Sometimes it seems as if a trademark application is simply asking for trouble. For example, an Italian company recently filed a trademark application for MEGA, a brand whose products include furniture. Even if you have never set foot in an IKEA store, you can’t help noticing that MEGA's yellow/blue logo looks incredibly similar to the IKEA logo. Was the trademark owner really unaware of this? Or was this a deliberate attempt to profit from the similarity to IKEA?
It was no surprise when IKEA filed an opposition based on the risk of confusion and profiting from/dilution of a well-known trademark. Since words are generally the dominant element of a trademark, you could argue that these trademarks are not similar as the words IKEA and MEGA do not resemble each other. This argument, however, could be refuted by pointing out that graphic representation is a major element in both of these trademarks. As the graphic elements are practically identical, there is a similarity. At any rate, consumers could very well see a connection between the two trademarks.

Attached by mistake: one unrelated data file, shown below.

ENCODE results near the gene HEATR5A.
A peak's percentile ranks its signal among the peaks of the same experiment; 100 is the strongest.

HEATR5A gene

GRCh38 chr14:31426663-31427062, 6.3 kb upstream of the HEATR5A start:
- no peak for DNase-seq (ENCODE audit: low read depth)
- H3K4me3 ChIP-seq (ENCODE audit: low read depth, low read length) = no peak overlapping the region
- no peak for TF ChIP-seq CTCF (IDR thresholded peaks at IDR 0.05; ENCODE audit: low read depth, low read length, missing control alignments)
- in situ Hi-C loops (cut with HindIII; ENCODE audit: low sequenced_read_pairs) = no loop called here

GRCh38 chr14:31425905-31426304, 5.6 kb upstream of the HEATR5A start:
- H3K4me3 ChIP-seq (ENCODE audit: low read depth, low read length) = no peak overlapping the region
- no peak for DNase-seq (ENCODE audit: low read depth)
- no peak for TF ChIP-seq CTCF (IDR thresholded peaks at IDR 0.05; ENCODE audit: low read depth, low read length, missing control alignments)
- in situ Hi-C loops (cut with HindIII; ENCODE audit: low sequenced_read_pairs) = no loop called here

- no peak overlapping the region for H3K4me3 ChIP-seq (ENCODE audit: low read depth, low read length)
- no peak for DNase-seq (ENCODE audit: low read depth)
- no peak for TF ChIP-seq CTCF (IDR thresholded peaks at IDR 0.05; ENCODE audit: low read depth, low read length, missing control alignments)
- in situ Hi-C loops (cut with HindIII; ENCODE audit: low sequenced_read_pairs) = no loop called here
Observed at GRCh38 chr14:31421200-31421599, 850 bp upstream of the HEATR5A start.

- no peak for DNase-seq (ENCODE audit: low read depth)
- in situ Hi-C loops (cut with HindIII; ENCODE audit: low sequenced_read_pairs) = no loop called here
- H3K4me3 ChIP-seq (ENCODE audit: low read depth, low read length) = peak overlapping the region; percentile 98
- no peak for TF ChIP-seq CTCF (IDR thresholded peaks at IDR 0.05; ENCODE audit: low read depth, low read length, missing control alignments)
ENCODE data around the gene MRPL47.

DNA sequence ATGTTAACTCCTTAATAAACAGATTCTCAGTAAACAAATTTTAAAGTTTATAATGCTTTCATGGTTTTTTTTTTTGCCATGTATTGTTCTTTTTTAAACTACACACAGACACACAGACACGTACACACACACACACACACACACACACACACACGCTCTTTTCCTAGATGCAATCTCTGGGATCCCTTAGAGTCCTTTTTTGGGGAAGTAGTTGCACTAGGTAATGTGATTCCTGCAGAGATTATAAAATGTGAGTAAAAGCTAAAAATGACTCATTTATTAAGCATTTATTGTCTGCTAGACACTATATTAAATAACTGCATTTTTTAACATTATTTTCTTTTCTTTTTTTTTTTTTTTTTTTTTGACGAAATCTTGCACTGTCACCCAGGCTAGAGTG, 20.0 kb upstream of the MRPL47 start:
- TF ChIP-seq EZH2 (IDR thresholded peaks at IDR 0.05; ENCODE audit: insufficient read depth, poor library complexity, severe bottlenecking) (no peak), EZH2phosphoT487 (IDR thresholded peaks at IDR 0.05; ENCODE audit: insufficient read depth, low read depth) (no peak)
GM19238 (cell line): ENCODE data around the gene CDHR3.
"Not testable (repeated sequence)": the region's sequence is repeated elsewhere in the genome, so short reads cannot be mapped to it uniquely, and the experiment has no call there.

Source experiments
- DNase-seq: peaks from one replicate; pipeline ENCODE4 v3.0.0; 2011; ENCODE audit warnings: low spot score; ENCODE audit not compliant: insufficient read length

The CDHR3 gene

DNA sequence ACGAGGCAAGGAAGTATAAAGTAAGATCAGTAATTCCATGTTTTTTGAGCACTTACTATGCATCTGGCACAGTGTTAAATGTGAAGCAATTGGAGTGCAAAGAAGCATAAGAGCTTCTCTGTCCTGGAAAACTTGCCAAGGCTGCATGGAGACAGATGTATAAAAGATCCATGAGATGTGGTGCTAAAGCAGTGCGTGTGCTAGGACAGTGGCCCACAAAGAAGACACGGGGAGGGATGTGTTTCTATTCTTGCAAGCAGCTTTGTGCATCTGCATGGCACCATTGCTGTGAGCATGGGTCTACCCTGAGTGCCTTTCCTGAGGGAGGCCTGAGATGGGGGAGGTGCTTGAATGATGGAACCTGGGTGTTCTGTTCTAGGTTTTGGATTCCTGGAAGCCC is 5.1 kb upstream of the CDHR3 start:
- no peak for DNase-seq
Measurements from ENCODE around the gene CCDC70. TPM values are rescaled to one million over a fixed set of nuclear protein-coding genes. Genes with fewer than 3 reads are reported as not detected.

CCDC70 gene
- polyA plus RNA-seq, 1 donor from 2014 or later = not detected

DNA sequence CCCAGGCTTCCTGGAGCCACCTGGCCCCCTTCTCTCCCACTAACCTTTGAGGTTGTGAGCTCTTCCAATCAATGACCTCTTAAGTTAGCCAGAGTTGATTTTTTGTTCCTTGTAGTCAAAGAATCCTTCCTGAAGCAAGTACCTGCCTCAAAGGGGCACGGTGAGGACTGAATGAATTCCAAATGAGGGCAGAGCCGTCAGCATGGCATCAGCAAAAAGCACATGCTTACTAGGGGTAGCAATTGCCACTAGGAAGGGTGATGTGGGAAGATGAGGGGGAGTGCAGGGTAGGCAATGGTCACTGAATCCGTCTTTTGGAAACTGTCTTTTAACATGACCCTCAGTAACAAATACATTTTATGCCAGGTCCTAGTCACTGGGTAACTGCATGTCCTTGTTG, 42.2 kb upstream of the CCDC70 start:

But even if the European Trademarks Office does not agree with this line of reasoning, all is not lost for the Swedish giant, as it has also claimed the logo without the word IKEA.